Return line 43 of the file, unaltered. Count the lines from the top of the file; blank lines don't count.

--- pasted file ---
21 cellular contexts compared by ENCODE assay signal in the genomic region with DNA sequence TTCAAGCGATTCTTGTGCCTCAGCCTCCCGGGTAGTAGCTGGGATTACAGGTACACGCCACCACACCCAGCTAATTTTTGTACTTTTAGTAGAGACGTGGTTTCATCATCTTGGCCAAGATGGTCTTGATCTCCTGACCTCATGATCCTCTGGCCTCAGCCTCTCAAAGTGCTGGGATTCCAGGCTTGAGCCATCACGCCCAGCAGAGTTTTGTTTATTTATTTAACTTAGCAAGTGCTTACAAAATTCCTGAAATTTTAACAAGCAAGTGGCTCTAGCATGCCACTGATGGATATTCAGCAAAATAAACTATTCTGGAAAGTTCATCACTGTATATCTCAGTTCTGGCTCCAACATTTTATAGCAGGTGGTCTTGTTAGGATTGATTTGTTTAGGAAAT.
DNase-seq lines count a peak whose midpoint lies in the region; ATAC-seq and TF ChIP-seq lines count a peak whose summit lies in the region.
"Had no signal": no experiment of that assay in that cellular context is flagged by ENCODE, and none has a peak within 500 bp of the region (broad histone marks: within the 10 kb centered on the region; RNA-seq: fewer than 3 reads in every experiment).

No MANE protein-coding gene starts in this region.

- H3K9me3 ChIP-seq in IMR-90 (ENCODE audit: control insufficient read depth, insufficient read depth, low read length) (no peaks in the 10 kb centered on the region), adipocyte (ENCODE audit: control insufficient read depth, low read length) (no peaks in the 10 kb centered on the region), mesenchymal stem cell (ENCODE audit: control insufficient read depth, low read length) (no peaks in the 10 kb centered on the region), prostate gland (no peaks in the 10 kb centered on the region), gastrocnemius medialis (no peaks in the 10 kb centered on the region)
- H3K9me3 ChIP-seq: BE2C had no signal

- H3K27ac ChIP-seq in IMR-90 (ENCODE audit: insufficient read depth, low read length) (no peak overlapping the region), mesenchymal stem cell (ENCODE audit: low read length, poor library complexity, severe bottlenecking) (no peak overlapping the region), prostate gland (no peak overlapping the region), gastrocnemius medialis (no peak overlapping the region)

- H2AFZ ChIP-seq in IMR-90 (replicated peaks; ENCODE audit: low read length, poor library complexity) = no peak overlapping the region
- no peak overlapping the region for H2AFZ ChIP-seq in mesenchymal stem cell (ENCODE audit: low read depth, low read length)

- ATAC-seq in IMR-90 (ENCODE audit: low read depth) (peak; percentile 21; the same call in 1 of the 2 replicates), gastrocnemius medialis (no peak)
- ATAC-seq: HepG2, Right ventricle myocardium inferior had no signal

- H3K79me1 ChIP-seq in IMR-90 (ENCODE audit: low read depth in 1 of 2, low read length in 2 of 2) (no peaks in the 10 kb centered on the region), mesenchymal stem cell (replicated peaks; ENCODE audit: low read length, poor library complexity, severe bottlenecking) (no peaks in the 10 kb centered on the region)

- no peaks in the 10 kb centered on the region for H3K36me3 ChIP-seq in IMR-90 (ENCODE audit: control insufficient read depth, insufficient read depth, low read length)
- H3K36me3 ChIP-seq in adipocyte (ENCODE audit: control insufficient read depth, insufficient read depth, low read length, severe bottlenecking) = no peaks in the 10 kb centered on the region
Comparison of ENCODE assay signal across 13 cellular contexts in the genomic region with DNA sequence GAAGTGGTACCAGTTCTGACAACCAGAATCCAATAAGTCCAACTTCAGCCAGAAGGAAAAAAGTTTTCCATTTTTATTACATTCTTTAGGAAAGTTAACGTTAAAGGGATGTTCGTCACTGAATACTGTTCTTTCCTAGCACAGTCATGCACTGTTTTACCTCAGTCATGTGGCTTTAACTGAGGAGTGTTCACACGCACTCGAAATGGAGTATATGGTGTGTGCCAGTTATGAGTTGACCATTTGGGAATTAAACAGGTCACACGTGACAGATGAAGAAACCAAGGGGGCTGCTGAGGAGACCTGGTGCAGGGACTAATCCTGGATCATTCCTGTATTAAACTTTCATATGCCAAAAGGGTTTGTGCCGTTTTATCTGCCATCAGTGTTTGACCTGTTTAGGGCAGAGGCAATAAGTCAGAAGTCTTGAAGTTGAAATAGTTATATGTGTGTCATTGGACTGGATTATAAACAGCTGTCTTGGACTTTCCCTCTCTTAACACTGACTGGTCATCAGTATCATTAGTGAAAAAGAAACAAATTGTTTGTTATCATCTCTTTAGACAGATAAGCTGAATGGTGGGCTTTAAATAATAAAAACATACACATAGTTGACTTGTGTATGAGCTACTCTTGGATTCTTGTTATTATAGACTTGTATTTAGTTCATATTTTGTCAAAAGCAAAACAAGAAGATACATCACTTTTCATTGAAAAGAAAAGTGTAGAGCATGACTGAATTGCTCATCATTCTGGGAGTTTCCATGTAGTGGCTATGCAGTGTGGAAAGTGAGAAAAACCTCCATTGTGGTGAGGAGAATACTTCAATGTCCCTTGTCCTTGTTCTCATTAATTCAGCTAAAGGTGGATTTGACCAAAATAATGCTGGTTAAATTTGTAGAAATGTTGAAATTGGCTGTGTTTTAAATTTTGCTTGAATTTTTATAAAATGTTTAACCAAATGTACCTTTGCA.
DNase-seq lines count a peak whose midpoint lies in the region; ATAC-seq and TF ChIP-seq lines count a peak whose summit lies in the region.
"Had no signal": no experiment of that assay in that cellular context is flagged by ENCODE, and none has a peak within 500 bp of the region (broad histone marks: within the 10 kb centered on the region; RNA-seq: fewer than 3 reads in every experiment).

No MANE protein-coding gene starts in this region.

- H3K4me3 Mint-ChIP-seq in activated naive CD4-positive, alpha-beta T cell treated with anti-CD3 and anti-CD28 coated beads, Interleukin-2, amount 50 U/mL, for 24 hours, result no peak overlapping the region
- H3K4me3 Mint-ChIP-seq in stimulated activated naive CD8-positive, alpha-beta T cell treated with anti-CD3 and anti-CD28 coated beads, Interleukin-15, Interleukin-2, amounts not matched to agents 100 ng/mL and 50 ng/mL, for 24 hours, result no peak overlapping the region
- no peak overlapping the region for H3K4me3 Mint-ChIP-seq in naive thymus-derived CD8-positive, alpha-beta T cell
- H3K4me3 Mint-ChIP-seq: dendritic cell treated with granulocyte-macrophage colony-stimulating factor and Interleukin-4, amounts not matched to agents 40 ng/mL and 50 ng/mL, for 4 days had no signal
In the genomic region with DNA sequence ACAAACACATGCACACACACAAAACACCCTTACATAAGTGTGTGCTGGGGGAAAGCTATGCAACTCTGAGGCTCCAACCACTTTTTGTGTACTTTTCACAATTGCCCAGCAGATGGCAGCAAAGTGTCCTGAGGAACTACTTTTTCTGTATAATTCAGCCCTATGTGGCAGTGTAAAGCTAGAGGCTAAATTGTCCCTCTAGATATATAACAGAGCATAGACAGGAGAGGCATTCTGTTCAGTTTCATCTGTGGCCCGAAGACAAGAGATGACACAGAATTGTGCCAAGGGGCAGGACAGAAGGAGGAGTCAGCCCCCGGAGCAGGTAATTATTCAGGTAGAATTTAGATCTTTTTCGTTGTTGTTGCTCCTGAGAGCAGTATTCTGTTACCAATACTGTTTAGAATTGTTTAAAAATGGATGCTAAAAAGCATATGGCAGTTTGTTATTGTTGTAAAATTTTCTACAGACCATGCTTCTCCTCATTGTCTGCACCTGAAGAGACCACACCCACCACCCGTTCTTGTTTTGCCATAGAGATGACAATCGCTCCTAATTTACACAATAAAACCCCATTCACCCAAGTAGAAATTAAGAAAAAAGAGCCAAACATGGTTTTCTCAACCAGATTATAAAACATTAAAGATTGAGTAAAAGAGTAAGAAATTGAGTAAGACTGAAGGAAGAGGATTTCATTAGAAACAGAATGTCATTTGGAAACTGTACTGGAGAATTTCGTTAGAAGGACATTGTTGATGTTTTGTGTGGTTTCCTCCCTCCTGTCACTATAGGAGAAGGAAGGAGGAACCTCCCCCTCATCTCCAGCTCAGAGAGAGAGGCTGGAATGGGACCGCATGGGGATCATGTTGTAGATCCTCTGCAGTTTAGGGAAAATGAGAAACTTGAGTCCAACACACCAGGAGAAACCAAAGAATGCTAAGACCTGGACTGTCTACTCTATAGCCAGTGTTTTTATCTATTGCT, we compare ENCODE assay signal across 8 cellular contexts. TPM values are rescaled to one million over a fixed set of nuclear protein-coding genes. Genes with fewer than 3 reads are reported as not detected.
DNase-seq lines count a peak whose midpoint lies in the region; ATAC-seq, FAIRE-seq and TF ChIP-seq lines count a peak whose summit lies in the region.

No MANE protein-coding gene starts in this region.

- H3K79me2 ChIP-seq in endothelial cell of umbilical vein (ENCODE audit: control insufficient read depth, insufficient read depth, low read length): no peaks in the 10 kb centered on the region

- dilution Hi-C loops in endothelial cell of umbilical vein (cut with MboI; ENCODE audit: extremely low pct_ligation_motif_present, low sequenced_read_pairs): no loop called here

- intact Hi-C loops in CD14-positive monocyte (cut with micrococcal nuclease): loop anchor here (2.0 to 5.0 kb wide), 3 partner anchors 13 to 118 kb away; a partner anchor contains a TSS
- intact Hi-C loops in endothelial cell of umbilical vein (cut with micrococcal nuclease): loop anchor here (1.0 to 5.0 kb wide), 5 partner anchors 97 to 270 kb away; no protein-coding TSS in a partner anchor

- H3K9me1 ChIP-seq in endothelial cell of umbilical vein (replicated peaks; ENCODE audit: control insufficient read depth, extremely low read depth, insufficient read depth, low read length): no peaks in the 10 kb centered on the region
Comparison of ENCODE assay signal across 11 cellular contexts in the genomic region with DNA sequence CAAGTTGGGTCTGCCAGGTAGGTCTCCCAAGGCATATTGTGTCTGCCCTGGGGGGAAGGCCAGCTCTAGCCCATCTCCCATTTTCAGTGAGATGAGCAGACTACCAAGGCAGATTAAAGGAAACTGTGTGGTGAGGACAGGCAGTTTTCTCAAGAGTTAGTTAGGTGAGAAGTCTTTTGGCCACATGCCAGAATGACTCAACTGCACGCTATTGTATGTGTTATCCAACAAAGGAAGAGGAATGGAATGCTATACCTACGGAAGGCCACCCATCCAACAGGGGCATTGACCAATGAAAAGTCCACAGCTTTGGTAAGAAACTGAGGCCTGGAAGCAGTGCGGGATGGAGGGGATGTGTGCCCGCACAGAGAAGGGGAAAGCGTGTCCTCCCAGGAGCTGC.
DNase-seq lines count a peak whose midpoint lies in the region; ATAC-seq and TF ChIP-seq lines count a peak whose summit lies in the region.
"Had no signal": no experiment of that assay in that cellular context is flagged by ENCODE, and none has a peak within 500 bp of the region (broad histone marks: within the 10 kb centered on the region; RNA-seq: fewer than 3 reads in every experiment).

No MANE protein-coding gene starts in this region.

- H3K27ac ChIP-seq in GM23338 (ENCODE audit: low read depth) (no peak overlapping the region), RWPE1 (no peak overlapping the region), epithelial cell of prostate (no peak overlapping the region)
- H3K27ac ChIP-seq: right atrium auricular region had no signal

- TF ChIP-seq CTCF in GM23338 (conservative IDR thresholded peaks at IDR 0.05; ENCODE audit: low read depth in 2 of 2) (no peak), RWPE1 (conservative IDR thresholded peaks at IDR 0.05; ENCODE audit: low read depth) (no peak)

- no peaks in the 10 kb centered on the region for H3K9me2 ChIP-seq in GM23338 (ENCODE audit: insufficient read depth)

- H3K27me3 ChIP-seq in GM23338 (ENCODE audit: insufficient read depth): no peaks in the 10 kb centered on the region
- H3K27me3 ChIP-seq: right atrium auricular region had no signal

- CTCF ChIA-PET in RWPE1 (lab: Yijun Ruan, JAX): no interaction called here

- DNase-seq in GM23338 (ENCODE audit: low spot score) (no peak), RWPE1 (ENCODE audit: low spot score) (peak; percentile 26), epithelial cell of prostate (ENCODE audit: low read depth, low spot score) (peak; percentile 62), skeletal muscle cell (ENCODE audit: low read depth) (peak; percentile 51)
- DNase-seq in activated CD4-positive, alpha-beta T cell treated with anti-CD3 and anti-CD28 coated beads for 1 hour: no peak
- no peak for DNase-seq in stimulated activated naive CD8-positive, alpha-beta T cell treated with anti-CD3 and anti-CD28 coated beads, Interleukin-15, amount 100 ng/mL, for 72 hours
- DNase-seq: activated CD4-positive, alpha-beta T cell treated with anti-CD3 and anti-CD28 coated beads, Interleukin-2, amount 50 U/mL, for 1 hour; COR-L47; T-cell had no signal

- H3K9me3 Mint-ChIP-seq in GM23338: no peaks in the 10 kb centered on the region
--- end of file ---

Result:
- DNase-seq in activated CD4-positive, alpha-beta T cell treated with anti-CD3 and anti-CD28 coated beads for 1 hour: no peak